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What You Need to Know about Tooth Decay

Posted on 11/25/2015 by Brandon Cooley
A diagram of a silver filling inside a patients tooth.We've probably all heard that brushing and flossing are crucial in order to prevent tooth decay, but how much do you really know about decay? Why is it such a big deal? Isn't it something that only happens to kids, or do adults need to be concerned, as well? Find out everything you need to know about tooth decay, and use this information to create a plan to keep your teeth safe.

Tooth Decay Basics

Simply put, tooth decay is dental damage that results from bacteria in the mouth producing acids that eat away at the tooth surface. This can result in a cavity, which is a hole in the tooth, and when it isn't treated, the problem can cause infection, severe pain, and possibly even loss of the tooth. Food and bacteria cause decay by creating plaque, a sticky substance that will form on your teeth and contain a ton of bacteria. As the bacteria eat the sugars in the food you consume, they make acids that attack your teeth, destroying the enamel and causing decay.

Diagnosing Tooth Decay

While you might suspect a cavity if you are suddenly experiencing tooth pain, a discolored spot on your tooth, or soreness of the gums around the problem tooth, your dentist is the only one that will be able to actually diagnose tooth decay. To do this, he or she will ask you questions about your symptoms and will conduct a thorough examination of your teeth with dental instruments, as many cavities can be detected using dental probes to look for signs of weakness. Your dentist might also need to take X-ray images of your teeth in order to find the source of the decay, especially if it can't be seen with the naked eye.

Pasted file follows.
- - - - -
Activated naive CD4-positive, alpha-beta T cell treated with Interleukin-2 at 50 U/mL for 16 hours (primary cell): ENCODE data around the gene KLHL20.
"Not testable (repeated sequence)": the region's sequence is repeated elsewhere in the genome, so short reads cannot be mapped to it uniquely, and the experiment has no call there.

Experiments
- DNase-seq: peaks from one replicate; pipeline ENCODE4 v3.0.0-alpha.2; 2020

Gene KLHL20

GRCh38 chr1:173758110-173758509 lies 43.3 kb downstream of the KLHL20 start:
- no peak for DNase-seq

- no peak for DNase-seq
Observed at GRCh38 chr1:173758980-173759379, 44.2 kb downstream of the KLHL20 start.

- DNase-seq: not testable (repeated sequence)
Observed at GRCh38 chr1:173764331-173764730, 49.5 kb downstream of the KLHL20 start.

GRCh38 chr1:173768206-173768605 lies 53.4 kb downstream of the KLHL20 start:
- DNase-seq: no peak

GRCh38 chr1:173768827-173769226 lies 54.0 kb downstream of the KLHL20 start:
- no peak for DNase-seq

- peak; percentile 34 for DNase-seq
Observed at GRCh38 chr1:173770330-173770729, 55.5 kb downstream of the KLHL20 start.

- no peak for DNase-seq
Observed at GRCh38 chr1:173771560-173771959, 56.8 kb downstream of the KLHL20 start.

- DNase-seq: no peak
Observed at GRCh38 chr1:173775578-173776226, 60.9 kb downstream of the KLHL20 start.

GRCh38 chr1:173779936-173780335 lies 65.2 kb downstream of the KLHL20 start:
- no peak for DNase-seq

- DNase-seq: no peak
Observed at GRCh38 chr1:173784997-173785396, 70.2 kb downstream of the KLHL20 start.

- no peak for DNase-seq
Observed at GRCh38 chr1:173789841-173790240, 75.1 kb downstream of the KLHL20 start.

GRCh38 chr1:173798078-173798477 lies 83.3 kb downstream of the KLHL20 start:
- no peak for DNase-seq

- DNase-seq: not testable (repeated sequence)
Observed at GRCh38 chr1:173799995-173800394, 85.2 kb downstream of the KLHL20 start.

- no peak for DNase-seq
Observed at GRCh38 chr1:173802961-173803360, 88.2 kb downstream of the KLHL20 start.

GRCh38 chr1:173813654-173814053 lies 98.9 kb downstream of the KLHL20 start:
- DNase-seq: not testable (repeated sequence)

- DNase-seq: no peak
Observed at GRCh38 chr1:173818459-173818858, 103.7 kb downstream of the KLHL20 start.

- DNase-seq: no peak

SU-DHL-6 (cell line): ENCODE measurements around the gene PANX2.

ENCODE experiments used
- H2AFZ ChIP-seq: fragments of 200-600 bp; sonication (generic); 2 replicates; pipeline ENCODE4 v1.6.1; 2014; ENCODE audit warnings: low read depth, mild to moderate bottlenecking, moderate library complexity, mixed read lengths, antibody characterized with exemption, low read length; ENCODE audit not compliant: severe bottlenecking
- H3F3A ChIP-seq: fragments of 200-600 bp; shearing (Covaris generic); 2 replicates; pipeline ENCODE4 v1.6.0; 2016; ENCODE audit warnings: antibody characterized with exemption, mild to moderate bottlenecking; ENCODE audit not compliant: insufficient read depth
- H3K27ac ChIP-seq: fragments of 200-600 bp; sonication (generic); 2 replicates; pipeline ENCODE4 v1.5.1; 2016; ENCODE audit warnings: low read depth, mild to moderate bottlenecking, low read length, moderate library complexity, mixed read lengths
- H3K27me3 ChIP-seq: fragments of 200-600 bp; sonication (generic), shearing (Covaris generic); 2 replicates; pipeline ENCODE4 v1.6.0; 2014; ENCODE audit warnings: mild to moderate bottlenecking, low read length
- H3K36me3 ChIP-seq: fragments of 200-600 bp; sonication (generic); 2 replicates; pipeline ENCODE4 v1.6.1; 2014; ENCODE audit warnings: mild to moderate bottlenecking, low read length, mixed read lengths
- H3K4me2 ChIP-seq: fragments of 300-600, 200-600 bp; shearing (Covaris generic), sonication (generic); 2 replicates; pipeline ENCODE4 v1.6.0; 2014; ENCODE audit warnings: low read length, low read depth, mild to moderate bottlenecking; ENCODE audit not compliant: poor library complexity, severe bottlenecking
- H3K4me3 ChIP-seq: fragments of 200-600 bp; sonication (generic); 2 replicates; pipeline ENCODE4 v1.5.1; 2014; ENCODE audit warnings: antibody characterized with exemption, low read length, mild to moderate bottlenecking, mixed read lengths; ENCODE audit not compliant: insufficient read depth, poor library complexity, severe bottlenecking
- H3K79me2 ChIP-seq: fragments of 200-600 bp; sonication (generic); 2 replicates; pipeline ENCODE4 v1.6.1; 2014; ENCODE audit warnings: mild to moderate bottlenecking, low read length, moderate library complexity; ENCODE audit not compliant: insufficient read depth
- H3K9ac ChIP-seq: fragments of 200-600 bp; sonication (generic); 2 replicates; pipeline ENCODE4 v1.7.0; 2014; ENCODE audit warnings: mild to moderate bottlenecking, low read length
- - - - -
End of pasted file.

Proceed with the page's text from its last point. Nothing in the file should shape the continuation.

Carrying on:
Preventing Tooth Decay Before it Starts

The good news when it comes to tooth decay is that it is entirely preventable, and you can take steps to ensure that decay doesn't affect your mouth. Regular dental hygiene is essential, and it is important to see your dentist for checkups every six months. Be sure to avoid snacking before bedtime so that cavity-causing food isn't left on your teeth all night, and avoid foods that are high in sugar or are especially sticky. You should also work to establish healthy dental hygiene habits with your kids early on.

Treating Tooth Decay

The tooth decay treatment option that your dentist recommends will vary depending on the severity of the problem. If you make an appointment at the first sign of trouble, or if your dentist notices a problem before you even do, you could stop the cavity in its tracks. Fluoride treatments and brushing with toothpaste that contains fluoride could stop the progression of the decay.

However, if the decay has progressed through your enamel, treatment may be needed in one of the following forms:

•  Fillings. If a cavity has formed, a filling will be used to fill in a hole after the decay has been removed. This will restore your tooth to its original shape and function.
•  Crown or cap. Severe decay can damage the structure of your tooth, and a crown can replace the damaged or missing portion.
•  Root canal therapy. Infection in the pulp of the tooth will require a root canal to remove the diseased area.
•  Extraction. When a tooth is so severely damaged that a root canal isn't an option, it may need to be completely removed.

If you are concerned that you might be experiencing tooth decay - or if it has simply been a while since your last dental visit - contact our office to set up an appointment.

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(425) 216-3367


18031 67th Avenue NE
Kenmore, WA 98028-4839

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